• The termination order was considered to be stigmatic and punitive due to the involvement of serious allegations and formal inquiries.
  • The order was based on the report of the Internal Complaints Committee and the decision of the Executive Council, along with academic performance concerns.
  • The termination order was not seen as a simple termination but as a result of a formal inquiry after finding the appellant guilty.
  • The order referred to the resolution of the Managing Committee and included a recommendation to proceed against the appellant.
  • The termination order mentioned sexual misconduct allegations against the appellant, leading to a stigma.
  • The termination was viewed as an imposition of a penalty for misconduct rather than a simple termination.
  • The High Court upheld the termination as simple, while the Division Bench affirmed that view.
  • In the case of Indra Pal Gupta vs Managing Committee, the order of termination of probation referred to a resolution by the Managing Committee and subsequent approval by the competent authority.
  • The termination order did not contain any offensive content itself.
  • The order referred to a resolution stating that the facts reported by the Manager were serious and not in the interest of the institution, leading to the unanimous decision to terminate probation.
  • The reference to the three earlier letters in the termination order did not in itself contain any stigma.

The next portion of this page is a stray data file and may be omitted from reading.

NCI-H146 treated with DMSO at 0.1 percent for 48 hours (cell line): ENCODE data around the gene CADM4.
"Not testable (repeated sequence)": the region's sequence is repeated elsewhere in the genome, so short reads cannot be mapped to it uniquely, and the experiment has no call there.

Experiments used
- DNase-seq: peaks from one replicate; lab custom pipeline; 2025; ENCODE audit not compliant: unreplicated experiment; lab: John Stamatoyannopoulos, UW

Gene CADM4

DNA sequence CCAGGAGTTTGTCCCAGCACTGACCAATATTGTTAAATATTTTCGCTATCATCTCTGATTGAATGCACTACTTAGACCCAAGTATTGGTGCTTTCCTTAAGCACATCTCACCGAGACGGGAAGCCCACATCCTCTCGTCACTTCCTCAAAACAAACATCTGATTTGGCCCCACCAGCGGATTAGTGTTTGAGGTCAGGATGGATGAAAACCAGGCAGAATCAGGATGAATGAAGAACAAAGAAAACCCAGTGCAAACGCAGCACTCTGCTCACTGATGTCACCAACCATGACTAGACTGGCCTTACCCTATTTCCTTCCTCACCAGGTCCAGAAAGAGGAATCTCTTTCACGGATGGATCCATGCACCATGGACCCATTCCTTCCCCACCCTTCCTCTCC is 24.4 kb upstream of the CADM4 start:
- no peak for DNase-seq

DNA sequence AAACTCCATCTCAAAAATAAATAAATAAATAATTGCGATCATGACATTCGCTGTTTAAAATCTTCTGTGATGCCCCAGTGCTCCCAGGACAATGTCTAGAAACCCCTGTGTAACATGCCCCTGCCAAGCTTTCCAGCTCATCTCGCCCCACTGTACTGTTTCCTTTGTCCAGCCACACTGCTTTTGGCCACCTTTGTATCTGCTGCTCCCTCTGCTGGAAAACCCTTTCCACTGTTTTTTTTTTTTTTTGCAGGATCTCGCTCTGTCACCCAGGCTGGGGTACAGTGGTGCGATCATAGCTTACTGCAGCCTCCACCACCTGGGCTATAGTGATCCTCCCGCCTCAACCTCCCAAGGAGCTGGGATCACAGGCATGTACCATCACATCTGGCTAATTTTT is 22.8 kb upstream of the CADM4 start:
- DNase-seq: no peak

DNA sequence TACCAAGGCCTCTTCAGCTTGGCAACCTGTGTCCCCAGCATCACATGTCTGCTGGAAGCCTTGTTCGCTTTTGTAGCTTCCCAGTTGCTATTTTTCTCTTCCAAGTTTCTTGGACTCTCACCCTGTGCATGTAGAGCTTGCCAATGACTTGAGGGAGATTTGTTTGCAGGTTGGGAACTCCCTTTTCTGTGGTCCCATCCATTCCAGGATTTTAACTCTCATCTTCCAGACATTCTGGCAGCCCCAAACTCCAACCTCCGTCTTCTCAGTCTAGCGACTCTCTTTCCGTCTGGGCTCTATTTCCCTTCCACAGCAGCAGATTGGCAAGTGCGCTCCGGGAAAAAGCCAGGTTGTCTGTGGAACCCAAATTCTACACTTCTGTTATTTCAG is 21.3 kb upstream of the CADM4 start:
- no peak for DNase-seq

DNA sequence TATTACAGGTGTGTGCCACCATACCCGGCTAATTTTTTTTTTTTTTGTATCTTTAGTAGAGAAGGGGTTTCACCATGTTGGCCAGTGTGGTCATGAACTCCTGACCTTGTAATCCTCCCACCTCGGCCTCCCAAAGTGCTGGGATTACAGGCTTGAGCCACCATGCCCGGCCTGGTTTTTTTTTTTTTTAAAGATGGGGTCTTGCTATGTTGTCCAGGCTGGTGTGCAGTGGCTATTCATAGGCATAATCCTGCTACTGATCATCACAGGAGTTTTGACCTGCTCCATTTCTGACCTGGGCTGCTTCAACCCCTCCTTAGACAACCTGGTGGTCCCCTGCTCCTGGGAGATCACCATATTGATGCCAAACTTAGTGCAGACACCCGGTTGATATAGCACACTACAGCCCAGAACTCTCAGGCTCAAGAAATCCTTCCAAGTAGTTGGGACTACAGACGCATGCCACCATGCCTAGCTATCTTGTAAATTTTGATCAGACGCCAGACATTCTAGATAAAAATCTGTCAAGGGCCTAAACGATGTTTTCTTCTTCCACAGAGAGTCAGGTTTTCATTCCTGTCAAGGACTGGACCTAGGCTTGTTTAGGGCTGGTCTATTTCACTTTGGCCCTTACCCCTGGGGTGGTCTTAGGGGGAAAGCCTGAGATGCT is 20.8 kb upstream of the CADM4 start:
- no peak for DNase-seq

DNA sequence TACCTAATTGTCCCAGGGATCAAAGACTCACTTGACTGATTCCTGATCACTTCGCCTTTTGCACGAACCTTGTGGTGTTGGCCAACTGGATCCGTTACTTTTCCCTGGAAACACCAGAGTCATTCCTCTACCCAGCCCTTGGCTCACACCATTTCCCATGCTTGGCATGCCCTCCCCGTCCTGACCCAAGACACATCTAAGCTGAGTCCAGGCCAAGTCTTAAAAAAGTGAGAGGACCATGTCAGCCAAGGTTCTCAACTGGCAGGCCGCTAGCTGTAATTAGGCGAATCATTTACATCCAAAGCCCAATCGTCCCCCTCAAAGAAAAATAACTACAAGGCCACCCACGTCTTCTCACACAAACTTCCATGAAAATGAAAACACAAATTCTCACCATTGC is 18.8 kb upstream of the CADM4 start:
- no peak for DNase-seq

• The appellant is to be reinstated following the illegal termination order dated 30.11.2017.
  • The decision on granting backwages and other benefits, as well as conducting a departmental or regular inquiry, is left to the relevant authority in accordance with the law.
  • The termination order is deemed illegal as it was stigmatic and issued without conducting a proper inquiry as per the service rules.

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  • The impugned judgments and orders dated 30.1.2018 and 20.2.2018 passed by the High Court are set aside, along with the order of termination dated 30.11.2017 issued by the Vice-Chancellor of the University.
  • The appellant is directed to be reinstated, and further actions regarding backwages, suspension, and inquiries should be taken by the University in accordance with the service rules and law.
  • The decision regarding backwages and benefits for the period between dismissal and reinstatement is left to the University to decide after the completion of proceedings and depending on the final outcome.
  • The reinstatement should be treated as a reinstatement for the purpose of conducting a fresh inquiry from the stage of furnishing the report and no more, as per the law.
  • The entitlement to backwages is subject to the outcome of further actions by the University as per the service rules.
  • The appeal partially succeeds, and pending interlocutory applications shall stand disposed of.


Case Number: C.A. No.-000777-000777 / 2020

Click here to read/download original judgement